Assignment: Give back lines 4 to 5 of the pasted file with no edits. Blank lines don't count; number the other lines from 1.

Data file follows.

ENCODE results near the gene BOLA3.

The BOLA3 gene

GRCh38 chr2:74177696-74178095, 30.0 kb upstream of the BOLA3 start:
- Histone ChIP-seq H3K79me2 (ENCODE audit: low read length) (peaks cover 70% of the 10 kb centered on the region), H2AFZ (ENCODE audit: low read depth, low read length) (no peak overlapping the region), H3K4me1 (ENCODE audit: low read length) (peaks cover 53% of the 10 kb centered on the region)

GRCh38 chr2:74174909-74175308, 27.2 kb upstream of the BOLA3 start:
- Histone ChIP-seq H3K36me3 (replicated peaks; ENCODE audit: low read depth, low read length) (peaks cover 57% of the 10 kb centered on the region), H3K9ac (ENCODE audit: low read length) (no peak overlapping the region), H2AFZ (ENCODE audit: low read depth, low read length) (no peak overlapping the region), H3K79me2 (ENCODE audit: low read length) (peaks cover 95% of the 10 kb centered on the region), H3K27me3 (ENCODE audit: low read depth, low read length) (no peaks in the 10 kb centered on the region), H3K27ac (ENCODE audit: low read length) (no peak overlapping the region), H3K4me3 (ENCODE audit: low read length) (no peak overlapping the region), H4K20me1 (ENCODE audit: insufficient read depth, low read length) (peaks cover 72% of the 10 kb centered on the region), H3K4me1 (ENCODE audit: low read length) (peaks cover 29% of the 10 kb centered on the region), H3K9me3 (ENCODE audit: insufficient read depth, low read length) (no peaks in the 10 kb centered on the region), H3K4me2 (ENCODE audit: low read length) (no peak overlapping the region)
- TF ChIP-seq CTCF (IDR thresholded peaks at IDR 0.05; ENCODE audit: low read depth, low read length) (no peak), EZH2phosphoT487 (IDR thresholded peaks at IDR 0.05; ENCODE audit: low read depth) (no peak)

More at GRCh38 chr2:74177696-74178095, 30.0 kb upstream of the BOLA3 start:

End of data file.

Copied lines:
- Histone ChIP-seq H3K79me2 (ENCODE audit: low read length) (peaks cover 70% of the 10 kb centered on the region), H2AFZ (ENCODE audit: low read depth, low read length) (no peak overlapping the region), H3K4me1 (ENCODE audit: low read length) (peaks cover 53% of the 10 kb centered on the region)

GRCh38 chr2:74174909-74175308, 27.2 kb upstream of the BOLA3 start: